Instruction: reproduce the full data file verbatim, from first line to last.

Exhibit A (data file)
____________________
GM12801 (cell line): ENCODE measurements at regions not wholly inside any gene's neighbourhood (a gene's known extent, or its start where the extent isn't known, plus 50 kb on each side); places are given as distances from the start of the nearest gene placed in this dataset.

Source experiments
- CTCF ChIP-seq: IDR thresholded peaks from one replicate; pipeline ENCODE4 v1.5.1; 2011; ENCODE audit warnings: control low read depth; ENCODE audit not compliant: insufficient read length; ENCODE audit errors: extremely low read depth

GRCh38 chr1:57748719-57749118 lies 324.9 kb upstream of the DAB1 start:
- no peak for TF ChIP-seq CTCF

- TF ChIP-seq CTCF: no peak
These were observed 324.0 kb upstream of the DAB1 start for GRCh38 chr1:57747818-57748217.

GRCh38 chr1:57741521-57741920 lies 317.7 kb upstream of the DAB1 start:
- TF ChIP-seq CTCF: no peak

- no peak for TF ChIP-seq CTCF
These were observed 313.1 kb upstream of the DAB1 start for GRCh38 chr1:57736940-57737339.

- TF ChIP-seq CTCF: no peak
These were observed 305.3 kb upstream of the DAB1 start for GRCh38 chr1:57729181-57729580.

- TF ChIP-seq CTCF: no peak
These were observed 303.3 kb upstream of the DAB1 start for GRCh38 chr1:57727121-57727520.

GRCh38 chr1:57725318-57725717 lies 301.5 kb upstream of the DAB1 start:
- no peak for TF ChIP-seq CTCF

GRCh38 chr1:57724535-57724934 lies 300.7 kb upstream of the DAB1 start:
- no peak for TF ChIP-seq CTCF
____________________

GM12801 (cell line): ENCODE measurements at regions not wholly inside any gene's neighbourhood (a gene's known extent, or its start where the extent isn't known, plus 50 kb on each side); places are given as distances from the start of the nearest gene placed in this dataset.

Source experiments
- CTCF ChIP-seq: IDR thresholded peaks from one replicate; pipeline ENCODE4 v1.5.1; 2011; ENCODE audit warnings: control low read depth; ENCODE audit not compliant: insufficient read length; ENCODE audit errors: extremely low read depth

GRCh38 chr1:57748719-57749118 lies 324.9 kb upstream of the DAB1 start:
- no peak for TF ChIP-seq CTCF

- TF ChIP-seq CTCF: no peak
These were observed 324.0 kb upstream of the DAB1 start for GRCh38 chr1:57747818-57748217.

GRCh38 chr1:57741521-57741920 lies 317.7 kb upstream of the DAB1 start:
- TF ChIP-seq CTCF: no peak

- no peak for TF ChIP-seq CTCF
These were observed 313.1 kb upstream of the DAB1 start for GRCh38 chr1:57736940-57737339.

- TF ChIP-seq CTCF: no peak
These were observed 305.3 kb upstream of the DAB1 start for GRCh38 chr1:57729181-57729580.

- TF ChIP-seq CTCF: no peak
These were observed 303.3 kb upstream of the DAB1 start for GRCh38 chr1:57727121-57727520.

GRCh38 chr1:57725318-57725717 lies 301.5 kb upstream of the DAB1 start:
- no peak for TF ChIP-seq CTCF

GRCh38 chr1:57724535-57724934 lies 300.7 kb upstream of the DAB1 start:
- no peak for TF ChIP-seq CTCF